It’s also true that secular demand for municipals remains intact. The aging retail investors who constitute 71 percent of municipal demand are a growing demographic. These buyers are sensitive to the possibility that Congress may raise marginal income tax rates to close federal deficits. They tend to prefer bonds with lower default risk and volatility (such as municipal bonds) compared with other options. (For more detail, see Breckinridge’s 2024 Municipal Market Outlook.)

Could M/T Ratios Get Back to a Higher Range?

It’s possible, but we believe it is unlikely, in the near-term. We hope to see a modest increase in ratios from current levels, but a shift towards longer-term historical averages is unlikely in the near term. Smaller fluctuations in supply and demand throughout the course of a year seem more plausible. In our opinion, it is now more important to be attuned to these shifts given the lower M/T Ratio regime. 

An uptick in tax risk could shift the M/T Ratio higher. With an ever-growing fiscal deficit, Congress might consider taxing muni interest. That could bias ratios upward. (For more detail, see Breckinridge’s 2024 Municipal Market Outlook.) But as it stands today, market pricing reflects little concern for this risk. In our view, this makes good sense. Lawmakers are much more likely to raise marginal tax rates or trim the size of the tax-exempt bond market (e.g., by eliminating private activity bonds) than they are to tax muni interest on existing bonds. Both of these changes would bias ratios lower, not higher.

What’s an investor to do?

Investors should prioritize flexibility when it comes to buying tax-exempt versus taxable bonds. A tax-exempt bond will not always be the most tax-efficient investment in today’s market (See Figure 9). Even for an investor in a mid- to top-tier tax bracket, a taxable bond will sometimes be the best purchase, on an after-tax basis, when M/T Ratios break away from historical norms as illustrated previously.

At Breckinridge, we believe a prudent approach to managing a Tax-Efficient portfolio now requires the ability to purchase both taxable and tax-exempt bonds, depending on market conditions. Breckinridge’s tax efficient strategies invest primarily in tax-exempt municipal bonds but are also designed to allow taxable bonds when the after-tax math warrants. 

Thoughtful duration management is also now more important. Sound duration management can reduce the amount of reinvestment in a municipal bond strategy, and potentially help a client capture tax-free income for longer periods of time. For instance, when primary market issuance slows in the summer months, it may become prudent to reduce the amount of reinvestment by aligning portfolios appropriately around a strategy’s duration target. This can better align reinvestments with periods when historically supply has been higher and reinvestment demand from other investors has been lower.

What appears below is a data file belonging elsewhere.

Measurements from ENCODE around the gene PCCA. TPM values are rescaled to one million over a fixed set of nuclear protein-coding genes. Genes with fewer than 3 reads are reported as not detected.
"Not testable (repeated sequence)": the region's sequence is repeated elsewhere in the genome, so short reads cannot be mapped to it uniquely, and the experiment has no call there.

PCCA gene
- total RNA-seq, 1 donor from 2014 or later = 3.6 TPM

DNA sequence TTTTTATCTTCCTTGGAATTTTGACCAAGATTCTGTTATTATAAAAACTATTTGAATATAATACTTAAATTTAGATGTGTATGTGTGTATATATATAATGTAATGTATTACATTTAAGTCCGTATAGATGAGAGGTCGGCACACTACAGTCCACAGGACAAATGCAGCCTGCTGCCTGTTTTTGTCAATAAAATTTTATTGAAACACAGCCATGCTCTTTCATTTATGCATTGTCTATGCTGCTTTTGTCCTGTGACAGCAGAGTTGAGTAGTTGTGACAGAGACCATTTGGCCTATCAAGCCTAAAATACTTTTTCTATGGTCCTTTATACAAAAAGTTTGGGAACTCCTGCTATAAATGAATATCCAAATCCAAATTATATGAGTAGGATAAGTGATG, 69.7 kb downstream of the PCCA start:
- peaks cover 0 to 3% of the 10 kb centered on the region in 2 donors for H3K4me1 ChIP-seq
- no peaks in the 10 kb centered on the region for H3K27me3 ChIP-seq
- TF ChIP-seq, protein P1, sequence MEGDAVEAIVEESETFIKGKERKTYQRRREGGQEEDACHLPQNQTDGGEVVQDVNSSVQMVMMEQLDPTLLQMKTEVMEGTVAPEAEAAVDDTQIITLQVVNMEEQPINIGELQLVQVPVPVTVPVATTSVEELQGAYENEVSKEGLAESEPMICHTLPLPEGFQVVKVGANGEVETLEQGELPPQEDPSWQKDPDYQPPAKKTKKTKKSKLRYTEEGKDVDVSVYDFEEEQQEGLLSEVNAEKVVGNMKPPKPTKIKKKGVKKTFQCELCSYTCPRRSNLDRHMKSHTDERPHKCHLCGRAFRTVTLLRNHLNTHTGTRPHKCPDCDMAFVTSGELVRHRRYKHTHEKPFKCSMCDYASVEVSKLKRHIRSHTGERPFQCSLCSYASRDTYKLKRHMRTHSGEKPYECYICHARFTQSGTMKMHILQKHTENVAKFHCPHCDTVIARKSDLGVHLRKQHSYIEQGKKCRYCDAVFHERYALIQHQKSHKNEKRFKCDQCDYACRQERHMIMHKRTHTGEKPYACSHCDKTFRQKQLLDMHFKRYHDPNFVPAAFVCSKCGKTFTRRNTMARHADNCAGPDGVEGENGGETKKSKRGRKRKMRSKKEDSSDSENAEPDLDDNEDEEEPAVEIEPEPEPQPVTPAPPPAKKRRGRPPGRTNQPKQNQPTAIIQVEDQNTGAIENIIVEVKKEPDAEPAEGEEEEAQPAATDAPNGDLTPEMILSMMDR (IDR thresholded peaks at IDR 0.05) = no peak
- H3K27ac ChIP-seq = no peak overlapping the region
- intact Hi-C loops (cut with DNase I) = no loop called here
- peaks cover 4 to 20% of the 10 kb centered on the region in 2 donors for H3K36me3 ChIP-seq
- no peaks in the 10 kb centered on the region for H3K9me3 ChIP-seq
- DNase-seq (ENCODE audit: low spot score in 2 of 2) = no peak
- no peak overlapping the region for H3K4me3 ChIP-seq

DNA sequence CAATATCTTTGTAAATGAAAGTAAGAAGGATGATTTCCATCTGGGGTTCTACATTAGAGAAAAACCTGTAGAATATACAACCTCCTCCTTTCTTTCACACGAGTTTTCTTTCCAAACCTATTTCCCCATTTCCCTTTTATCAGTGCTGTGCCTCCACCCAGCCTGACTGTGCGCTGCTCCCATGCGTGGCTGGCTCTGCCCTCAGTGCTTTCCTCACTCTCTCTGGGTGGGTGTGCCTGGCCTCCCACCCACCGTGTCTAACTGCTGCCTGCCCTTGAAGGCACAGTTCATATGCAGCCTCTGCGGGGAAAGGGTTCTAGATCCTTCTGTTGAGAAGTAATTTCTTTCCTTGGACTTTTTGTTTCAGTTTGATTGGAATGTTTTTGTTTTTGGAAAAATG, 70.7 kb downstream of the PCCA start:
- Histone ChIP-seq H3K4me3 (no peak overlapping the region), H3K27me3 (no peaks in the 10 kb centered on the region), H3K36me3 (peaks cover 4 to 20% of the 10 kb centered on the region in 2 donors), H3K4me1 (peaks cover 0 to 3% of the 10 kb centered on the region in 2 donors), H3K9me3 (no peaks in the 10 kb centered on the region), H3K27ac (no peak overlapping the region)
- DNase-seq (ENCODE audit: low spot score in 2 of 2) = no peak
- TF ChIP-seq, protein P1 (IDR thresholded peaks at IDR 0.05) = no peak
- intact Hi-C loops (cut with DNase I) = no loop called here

Sourcing bonds in the secondary market is now more important, as well, especially when the primary market lags. The secondary market is an additional source of supply for investors. Navigating it requires significant resources, acumen, and dealer relationships. At Breckinridge, we toggle between both markets throughout the course of the year as opportunities and relative value dictate. In this new regime of lower M/T ratios and large primary oversubscription, we have found the opportunity within the secondary market to be valuable (See Figure 105). 

Ultimately, whether M/T Ratios are trading at 60 percent or 100 percent, at Breckinridge, our mission for our Tax-Efficient strategies is to build portfolios of the highest caliber with bonds that offer compelling relative value from an after-tax, risk-adjusted income perspective.

[1] Income from municipal bonds is generally free from federal taxes and taxes in the state in which the bond was issued.

[2] Build America Bonds (BABs) were taxable municipal bonds that featured federal tax credits or subsidies for bondholders or state and local government bond issuers. Build America Bonds (BABs) were introduced in 2009 as part of President Obama's American Recovery and Reinvestment Act (ARRA) to create jobs and stimulate the economy. The Build America Bonds program expired in 2010.

[3] An advance refunding occurs when the refunded bonds are redeemed more than 90 days from the date the refunding bonds are issued, and an irrevocable escrow account is established to make payments until the call date of the bonds. Unlike a current refunding, an advance refunding typically requires a prepayment penalty which issuers often factor into anticipated savings. Note that changes to federal tax law in 2017 eliminated the ability of governments to issue tax-exempt bonds for an advance refunding of outstanding tax-exempt debt. The goal of the change was to eliminate the ability of issuers to have two sets of tax-exempt bonds issued for the same initial capital funding purpose outstanding at the same time, for example, during the escrow period before the refunded bonds are called. Governments are still allowed to issue taxable debt to advance refund tax-exempt debt; however, issuers often consider and evaluate the higher interest cost relative to tax-exempt bonds.

[4] Breckinridge calculations based on Federal Reserve Data.

[5] The chart depicts the percentage on a dollar basis of the total volume of trades for all Breckinridge tax-exempt bond strategies completed weekly on the primary market and the secondary market from January 2, 2018 through December 31, 2023. The source of the data was Breckinridge’s trading records.